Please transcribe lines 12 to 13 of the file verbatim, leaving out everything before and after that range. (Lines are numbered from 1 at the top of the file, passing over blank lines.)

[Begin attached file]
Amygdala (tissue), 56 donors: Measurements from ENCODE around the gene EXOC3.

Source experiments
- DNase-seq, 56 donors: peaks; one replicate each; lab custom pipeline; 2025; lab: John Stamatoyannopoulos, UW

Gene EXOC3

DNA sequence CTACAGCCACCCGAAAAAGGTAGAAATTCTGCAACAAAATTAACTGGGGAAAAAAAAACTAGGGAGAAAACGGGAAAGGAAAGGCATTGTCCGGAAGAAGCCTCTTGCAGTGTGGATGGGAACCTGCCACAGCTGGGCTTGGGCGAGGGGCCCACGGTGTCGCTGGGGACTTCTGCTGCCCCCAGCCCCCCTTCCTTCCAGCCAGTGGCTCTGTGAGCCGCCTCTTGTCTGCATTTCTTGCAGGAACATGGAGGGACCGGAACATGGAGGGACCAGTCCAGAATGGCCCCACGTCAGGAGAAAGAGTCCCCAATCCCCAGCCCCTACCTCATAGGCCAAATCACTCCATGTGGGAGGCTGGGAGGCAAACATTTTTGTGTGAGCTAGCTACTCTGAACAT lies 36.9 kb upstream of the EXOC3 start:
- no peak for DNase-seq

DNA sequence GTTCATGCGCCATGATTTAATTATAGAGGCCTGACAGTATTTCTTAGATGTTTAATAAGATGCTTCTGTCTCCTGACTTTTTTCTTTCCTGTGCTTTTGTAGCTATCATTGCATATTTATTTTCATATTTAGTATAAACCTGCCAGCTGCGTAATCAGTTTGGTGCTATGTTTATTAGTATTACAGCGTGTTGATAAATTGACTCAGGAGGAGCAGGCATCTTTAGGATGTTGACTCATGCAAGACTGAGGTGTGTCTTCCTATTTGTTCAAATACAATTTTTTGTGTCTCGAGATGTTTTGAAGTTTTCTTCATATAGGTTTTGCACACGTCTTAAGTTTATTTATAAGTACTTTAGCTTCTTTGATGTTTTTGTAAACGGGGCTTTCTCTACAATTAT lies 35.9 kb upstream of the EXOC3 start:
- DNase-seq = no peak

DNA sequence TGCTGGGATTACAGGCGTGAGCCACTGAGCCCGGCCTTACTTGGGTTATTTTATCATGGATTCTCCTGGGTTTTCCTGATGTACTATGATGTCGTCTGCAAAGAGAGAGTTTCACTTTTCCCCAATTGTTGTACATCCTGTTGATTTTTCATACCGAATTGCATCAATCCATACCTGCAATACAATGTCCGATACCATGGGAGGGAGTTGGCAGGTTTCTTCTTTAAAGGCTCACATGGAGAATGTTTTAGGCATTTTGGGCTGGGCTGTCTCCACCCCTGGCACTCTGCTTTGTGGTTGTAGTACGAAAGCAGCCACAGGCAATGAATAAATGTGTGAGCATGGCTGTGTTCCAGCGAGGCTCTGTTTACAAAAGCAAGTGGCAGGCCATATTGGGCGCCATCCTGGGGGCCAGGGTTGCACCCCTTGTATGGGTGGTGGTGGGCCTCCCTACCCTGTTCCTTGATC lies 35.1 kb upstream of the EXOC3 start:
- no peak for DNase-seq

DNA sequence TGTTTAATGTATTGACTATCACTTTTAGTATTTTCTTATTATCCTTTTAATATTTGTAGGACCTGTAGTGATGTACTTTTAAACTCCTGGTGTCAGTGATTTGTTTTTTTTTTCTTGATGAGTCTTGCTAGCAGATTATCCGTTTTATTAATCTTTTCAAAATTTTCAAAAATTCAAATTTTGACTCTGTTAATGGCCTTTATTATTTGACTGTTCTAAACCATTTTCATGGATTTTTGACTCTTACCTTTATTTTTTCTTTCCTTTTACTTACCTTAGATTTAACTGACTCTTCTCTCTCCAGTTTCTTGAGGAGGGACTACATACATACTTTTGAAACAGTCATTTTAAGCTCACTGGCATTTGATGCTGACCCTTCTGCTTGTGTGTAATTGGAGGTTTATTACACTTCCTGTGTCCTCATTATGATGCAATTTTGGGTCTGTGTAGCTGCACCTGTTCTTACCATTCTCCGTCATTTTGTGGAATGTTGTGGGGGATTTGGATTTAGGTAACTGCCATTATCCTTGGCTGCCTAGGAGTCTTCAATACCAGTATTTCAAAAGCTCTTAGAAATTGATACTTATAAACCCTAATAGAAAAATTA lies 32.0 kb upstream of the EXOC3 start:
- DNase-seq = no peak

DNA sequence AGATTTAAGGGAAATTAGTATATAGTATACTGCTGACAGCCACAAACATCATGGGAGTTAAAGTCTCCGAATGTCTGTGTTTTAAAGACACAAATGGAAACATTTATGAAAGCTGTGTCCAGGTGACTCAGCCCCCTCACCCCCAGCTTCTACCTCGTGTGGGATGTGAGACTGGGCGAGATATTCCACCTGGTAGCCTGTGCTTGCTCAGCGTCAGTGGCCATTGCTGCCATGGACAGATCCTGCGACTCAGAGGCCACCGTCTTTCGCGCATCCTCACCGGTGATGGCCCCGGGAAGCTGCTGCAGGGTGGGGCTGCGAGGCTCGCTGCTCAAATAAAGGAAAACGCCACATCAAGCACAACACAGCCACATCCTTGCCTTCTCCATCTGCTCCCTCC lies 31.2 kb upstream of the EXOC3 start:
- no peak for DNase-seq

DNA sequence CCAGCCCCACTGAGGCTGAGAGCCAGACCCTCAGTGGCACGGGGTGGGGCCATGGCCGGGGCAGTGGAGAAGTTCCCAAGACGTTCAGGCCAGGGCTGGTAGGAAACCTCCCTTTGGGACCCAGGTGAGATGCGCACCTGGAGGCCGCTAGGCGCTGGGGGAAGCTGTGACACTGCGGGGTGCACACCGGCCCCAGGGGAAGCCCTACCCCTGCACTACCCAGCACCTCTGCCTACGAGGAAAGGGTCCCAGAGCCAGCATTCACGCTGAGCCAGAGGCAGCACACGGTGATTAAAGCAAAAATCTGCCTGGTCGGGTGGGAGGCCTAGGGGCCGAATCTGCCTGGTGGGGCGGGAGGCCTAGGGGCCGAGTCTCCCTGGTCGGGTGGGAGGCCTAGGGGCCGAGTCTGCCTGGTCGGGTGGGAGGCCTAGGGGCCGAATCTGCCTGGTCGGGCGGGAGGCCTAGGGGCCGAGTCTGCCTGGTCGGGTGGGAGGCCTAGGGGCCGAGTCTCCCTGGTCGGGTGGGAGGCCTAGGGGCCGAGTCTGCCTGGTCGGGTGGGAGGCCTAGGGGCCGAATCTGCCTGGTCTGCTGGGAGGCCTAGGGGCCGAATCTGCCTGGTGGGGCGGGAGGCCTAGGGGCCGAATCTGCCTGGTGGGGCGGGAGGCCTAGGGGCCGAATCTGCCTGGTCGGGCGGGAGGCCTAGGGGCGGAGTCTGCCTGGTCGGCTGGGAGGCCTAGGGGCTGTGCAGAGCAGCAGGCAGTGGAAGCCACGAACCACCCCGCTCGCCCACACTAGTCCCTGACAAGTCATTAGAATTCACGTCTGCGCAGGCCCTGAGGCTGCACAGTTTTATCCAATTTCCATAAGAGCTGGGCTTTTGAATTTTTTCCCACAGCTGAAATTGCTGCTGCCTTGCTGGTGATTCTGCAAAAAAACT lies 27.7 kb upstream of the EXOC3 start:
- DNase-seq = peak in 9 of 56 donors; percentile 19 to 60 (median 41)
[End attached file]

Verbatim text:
- DNase-seq = no peak

DNA sequence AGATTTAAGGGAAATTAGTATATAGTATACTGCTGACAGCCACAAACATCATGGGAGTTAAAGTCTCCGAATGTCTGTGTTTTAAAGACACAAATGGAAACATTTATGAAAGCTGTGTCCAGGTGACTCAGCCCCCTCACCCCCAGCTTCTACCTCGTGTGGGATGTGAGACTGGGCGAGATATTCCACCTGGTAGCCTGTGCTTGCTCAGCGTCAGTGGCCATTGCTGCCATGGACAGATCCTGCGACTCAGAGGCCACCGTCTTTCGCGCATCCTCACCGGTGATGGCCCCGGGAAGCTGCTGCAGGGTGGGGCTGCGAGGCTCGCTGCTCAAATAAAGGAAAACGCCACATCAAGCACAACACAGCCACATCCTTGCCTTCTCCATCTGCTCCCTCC lies 31.2 kb upstream of the EXOC3 start: